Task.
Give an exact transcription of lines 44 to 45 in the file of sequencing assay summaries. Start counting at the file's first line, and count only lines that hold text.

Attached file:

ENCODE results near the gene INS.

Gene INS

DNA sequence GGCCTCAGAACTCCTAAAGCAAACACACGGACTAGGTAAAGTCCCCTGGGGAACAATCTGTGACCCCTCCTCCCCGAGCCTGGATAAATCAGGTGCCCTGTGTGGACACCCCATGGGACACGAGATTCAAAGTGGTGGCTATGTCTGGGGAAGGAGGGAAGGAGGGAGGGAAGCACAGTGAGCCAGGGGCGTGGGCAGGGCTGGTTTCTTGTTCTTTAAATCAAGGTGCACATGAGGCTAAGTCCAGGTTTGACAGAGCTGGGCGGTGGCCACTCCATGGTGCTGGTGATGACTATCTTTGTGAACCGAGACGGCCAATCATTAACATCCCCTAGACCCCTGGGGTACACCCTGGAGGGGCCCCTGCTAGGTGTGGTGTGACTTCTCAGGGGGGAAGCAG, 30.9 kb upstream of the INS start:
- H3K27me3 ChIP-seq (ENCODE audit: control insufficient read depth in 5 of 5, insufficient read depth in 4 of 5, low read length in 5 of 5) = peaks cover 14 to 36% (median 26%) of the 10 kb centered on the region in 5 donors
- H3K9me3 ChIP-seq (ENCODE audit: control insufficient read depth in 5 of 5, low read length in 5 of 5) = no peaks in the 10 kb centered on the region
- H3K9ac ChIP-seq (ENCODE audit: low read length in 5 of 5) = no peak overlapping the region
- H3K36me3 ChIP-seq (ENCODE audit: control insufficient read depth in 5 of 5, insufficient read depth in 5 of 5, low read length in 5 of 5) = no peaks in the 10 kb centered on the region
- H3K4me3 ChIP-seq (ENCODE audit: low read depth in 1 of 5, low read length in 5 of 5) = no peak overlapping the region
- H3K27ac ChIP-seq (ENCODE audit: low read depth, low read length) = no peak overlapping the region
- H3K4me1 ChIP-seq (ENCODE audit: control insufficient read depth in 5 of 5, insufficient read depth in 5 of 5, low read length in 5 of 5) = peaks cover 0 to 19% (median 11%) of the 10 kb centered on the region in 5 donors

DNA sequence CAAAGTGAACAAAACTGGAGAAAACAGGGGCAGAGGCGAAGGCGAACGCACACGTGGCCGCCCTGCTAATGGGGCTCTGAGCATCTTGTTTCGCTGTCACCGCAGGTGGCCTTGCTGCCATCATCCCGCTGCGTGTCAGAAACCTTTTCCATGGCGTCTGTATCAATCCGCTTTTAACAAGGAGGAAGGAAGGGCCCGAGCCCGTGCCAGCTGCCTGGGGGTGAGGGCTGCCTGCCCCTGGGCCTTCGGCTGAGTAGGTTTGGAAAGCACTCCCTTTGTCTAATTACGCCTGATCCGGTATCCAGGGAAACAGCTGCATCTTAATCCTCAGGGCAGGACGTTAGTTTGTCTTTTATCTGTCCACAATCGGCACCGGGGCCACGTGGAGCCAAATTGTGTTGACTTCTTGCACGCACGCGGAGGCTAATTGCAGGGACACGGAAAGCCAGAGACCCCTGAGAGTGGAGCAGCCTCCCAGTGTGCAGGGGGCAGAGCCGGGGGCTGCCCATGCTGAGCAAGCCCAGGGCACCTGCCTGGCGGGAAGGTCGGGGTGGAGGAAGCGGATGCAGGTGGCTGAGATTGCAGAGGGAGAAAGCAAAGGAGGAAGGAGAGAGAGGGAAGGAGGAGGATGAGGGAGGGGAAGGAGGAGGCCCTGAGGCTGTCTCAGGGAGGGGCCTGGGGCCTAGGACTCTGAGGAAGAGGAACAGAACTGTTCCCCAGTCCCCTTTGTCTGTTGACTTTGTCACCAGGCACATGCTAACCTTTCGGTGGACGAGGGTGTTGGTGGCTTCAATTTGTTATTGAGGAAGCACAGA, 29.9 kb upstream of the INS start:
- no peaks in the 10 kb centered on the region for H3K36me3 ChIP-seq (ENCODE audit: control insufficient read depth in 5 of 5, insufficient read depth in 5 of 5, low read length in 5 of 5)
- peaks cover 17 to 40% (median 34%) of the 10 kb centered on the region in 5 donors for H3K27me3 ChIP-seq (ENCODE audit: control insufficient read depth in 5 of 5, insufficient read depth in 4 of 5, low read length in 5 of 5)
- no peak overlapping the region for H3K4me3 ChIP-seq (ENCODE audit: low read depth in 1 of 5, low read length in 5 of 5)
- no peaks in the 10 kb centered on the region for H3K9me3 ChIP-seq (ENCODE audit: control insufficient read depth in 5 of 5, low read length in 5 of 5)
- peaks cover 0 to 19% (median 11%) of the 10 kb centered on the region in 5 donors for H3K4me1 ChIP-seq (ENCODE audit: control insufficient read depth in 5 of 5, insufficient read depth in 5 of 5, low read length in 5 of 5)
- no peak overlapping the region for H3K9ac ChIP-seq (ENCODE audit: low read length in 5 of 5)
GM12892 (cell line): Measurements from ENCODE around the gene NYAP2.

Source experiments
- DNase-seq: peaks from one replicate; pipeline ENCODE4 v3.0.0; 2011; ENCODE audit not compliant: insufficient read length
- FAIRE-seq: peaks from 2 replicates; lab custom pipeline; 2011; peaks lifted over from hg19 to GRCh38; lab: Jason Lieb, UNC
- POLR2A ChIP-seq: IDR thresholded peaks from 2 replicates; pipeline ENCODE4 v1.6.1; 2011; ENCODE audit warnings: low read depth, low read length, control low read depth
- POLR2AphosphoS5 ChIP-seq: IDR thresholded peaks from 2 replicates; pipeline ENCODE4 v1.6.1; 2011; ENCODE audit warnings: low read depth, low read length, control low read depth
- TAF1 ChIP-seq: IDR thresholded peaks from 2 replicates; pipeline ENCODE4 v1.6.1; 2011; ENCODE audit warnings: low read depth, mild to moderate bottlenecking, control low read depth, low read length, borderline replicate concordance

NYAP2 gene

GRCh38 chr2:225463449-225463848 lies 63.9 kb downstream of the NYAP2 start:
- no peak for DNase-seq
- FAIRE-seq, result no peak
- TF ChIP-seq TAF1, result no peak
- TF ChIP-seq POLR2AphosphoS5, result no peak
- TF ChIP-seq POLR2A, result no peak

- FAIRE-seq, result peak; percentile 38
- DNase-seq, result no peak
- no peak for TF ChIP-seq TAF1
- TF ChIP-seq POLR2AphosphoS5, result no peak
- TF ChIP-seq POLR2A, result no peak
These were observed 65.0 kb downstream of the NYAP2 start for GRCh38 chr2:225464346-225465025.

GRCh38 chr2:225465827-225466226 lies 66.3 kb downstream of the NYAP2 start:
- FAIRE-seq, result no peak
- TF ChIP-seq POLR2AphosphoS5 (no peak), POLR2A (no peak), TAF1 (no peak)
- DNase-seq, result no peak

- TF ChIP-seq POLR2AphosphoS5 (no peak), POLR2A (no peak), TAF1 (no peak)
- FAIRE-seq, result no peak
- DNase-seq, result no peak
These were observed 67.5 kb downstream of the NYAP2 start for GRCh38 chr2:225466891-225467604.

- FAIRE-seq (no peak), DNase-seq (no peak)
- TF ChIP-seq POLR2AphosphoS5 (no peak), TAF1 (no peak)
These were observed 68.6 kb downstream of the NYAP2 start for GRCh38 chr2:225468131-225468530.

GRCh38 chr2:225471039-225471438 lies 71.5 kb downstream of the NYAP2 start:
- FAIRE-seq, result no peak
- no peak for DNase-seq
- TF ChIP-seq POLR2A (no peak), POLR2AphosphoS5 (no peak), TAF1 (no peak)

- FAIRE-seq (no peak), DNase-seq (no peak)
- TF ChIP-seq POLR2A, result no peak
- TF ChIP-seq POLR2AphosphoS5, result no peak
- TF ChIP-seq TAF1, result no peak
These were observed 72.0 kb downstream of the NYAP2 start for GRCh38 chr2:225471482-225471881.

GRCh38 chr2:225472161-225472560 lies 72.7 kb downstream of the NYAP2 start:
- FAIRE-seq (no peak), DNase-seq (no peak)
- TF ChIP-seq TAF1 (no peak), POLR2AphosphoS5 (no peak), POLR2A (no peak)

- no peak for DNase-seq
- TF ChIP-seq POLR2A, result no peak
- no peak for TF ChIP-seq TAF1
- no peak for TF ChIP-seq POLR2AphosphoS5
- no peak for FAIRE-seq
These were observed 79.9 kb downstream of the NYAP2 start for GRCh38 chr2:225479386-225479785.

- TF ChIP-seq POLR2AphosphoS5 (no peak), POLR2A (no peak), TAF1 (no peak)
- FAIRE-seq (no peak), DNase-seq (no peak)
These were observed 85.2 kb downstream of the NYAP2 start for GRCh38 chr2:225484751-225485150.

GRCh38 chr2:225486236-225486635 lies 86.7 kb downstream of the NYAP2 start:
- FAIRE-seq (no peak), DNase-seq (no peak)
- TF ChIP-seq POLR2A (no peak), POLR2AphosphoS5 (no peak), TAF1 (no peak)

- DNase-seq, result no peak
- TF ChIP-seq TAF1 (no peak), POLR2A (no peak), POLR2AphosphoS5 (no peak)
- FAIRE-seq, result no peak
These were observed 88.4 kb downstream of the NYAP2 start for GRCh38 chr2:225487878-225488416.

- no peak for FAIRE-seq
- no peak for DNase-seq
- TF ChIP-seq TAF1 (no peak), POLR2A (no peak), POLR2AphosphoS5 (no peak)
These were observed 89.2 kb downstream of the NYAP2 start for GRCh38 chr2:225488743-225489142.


- DNase-seq, result no peak
These were observed 67.5 kb downstream of the NYAP2 start for GRCh38 chr2:225466891-225467604.